If you find from the evidence ... that on or about the 19th day of April, 1982, the Defendant Lance Crisp, Sr., intentionally pointed a loaded 30-30 rifle at Cable when not exercising his right of defense of his son, or otherwise grasped and waved and handled the rifle in a criminalthat is, the 30-30 rifle introduced into evidence as State's Exhibit 6, in a criminally negligent way thereby proximately causing Leonard Cable's death, then it would be your duty to return a verdict of guilty of involuntary manslaughter. However, if you do not so find or have a reasonable doubt as to one or more of these things, it would be your duty to return a verdict of not guilty. Or if you find that the deceased, Leonard Cable, died by accident or misadventure, or that the State has failed to prove beyond a reasonable doubt that Defendant did not act in proper defense of his son, your verdict must be not guilty.

The problem with the quoted instruction is that there is no evidence that the defendant "intentionally pointed a loaded 30-30 rifle" at Cable; even assuming that defendant did point the gun at Cable, there is not one scintilla of evidence that such act was the proximate cause of Cable's death. Furthermore, it is significant, we think, that the judge mentioned the defense of accident only in relation to the offense of involuntary manslaughter. Obviously, if the killing was accidental, the jury should have been instructed to find the defendant not guilty of any offense. Moreover, the court's instructions with respect to "defense of a family member" adds to the confusion. Assuming arguendo that there is some evidence from which the jury could find that the defendant intentionally shot Cable in defense of his son, the instruction is clearly misplaced in relation to involuntary manslaughter under the circumstances here presented, since the very definition of involuntary manslaughter emobodies an unintentional killing.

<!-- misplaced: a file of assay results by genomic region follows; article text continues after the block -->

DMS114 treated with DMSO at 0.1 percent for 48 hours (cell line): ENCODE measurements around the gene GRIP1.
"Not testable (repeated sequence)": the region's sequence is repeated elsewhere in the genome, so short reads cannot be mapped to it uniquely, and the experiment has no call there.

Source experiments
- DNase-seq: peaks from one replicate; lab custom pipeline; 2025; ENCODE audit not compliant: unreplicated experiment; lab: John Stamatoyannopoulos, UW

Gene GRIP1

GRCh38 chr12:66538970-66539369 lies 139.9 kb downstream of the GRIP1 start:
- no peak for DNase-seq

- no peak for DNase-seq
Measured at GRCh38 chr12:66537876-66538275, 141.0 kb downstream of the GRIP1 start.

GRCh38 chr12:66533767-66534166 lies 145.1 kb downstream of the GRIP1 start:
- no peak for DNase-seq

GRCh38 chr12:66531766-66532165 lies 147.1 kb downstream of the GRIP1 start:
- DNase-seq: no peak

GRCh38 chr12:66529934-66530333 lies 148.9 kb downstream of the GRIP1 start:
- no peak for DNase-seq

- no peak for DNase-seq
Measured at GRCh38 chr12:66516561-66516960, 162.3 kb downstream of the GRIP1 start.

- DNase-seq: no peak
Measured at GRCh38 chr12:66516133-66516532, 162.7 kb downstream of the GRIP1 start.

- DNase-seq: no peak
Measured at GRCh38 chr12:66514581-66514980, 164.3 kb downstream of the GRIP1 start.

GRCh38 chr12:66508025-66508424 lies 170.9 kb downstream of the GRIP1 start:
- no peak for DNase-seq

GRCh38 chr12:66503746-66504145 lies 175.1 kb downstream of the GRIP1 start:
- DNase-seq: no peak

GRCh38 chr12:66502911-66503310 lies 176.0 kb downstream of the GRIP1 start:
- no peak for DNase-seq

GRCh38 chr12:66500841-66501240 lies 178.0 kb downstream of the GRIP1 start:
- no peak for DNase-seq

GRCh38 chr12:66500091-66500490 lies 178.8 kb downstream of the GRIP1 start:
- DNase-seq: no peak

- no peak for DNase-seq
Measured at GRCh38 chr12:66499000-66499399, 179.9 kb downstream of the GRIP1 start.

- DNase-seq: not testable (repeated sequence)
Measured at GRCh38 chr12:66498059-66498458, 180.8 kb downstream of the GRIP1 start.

Our concern is that when a possible verdict of involuntary manslaughter is erroneously submitted, the jury, rather than struggling with the confusing and contradictory instructions occasioned by the error, might resolve its dilemma by convicting of involuntary manslaughter and acquitting the defendant of murder or voluntary manslaughter, resulting in a manifest miscarriage of justice.

For the reasons set out herein, the judgment is reversed and the cause is remanded to the Superior Court for the entry of an order discharging the defendant.

Reversed and Remanded.

WEBB and HILL, JJ., concur.